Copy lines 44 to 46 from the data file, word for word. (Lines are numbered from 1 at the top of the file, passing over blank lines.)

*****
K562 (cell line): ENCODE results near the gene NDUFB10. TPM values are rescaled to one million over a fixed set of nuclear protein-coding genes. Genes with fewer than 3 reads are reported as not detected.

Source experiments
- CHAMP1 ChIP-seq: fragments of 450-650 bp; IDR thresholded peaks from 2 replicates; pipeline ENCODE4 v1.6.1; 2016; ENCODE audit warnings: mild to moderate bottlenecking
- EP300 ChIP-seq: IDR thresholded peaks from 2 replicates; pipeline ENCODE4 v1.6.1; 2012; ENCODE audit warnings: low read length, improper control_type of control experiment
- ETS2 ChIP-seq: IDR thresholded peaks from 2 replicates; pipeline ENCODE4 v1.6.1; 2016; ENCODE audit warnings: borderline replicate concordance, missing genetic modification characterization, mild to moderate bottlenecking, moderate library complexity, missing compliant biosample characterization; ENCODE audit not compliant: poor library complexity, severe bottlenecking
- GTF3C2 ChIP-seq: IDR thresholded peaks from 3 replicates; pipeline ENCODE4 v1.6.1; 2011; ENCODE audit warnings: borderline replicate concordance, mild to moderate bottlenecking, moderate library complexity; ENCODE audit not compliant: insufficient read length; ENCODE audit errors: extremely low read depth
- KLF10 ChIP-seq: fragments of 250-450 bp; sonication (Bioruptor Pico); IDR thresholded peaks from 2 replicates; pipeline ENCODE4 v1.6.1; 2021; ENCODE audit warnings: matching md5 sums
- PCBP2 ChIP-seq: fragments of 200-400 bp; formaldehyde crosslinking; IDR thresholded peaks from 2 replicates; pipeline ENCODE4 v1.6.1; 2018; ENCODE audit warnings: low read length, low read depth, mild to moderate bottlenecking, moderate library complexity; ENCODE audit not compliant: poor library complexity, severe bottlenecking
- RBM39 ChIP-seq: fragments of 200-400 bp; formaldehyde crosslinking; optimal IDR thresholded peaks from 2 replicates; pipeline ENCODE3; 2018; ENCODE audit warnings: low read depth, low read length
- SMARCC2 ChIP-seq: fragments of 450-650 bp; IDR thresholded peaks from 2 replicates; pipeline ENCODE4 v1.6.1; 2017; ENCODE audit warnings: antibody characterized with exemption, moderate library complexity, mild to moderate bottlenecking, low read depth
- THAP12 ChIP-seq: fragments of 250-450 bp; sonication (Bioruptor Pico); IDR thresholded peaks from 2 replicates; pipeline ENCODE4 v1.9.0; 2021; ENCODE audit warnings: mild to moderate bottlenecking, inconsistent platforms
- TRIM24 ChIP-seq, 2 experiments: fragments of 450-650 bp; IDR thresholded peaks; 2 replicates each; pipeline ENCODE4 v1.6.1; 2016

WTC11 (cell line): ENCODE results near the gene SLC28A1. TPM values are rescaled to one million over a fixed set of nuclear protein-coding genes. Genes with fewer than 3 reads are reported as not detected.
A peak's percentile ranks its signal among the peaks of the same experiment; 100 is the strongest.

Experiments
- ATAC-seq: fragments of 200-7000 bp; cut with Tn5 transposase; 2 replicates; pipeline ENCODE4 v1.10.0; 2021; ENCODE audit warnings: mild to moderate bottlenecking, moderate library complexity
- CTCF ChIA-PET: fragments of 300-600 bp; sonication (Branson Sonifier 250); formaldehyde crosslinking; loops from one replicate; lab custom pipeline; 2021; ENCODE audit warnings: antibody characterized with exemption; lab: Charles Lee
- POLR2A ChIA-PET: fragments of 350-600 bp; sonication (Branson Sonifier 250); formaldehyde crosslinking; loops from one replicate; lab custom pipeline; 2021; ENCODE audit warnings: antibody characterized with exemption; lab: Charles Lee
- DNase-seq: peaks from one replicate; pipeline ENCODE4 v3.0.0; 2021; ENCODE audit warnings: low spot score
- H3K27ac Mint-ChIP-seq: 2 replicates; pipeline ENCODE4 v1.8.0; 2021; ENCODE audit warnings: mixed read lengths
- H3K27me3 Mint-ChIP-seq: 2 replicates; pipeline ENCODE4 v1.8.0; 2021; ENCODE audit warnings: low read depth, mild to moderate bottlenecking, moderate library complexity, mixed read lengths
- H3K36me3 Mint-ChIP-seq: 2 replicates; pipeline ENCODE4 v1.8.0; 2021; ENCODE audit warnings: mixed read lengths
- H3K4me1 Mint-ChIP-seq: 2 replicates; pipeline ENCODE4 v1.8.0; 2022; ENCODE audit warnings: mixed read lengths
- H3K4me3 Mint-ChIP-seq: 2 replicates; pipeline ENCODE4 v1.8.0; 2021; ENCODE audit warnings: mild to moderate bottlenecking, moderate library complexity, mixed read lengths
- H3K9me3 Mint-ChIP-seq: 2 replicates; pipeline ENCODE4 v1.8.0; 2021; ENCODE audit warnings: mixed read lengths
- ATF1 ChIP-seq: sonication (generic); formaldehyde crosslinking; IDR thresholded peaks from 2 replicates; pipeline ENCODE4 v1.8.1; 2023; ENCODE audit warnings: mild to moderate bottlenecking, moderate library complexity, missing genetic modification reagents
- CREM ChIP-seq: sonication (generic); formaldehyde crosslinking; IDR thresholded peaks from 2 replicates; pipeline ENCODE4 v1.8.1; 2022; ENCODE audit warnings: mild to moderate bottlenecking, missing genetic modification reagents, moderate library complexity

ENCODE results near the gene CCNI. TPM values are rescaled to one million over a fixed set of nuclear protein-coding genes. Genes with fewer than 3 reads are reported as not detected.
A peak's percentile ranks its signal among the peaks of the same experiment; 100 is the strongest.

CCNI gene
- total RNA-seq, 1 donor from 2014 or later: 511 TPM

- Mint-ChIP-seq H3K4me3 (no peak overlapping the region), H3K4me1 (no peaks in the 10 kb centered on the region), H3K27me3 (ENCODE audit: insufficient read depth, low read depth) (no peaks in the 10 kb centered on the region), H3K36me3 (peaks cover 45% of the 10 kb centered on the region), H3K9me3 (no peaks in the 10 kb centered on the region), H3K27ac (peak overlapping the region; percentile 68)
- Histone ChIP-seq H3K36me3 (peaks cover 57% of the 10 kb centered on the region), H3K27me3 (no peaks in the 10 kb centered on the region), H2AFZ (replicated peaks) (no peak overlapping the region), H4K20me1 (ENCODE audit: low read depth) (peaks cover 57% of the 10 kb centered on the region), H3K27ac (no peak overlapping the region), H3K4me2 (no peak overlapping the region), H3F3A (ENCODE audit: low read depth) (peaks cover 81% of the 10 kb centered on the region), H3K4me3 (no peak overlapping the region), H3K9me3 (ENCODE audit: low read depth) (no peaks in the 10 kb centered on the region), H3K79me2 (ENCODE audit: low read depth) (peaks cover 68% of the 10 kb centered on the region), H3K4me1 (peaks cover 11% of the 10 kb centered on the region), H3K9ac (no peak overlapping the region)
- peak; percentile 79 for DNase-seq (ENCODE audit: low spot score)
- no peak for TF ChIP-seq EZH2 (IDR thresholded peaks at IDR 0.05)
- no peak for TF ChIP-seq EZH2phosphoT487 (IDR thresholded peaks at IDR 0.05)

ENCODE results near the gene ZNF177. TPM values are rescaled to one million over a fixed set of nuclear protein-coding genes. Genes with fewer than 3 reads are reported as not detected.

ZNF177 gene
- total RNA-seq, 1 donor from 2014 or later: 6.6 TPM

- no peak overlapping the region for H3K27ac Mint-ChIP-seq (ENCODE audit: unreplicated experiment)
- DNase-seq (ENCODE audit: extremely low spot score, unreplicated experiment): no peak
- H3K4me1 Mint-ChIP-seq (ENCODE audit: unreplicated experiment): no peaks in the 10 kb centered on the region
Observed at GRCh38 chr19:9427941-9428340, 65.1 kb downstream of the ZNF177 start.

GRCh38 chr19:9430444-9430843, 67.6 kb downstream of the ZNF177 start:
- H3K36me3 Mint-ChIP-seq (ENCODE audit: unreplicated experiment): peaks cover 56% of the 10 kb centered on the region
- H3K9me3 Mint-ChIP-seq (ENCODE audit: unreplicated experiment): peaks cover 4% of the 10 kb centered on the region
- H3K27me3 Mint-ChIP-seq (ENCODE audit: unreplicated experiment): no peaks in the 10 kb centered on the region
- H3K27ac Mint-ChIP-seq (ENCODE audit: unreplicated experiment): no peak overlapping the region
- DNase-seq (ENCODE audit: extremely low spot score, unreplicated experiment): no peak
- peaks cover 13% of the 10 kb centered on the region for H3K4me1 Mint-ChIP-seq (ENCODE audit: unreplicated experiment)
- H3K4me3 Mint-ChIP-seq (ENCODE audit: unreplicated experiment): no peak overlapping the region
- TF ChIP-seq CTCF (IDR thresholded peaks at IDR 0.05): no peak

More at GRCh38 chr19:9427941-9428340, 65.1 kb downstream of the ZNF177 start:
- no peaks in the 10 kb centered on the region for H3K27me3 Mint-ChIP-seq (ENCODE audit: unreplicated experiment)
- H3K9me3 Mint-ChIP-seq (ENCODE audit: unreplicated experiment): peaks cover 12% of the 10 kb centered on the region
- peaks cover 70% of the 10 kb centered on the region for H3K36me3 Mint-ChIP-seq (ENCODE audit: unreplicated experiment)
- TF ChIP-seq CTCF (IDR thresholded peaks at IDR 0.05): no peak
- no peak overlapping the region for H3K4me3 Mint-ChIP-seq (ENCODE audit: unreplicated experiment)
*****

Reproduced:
GRCh38 chr19:9430444-9430843, 67.6 kb downstream of the ZNF177 start:
- H3K36me3 Mint-ChIP-seq (ENCODE audit: unreplicated experiment): peaks cover 56% of the 10 kb centered on the region
- H3K9me3 Mint-ChIP-seq (ENCODE audit: unreplicated experiment): peaks cover 4% of the 10 kb centered on the region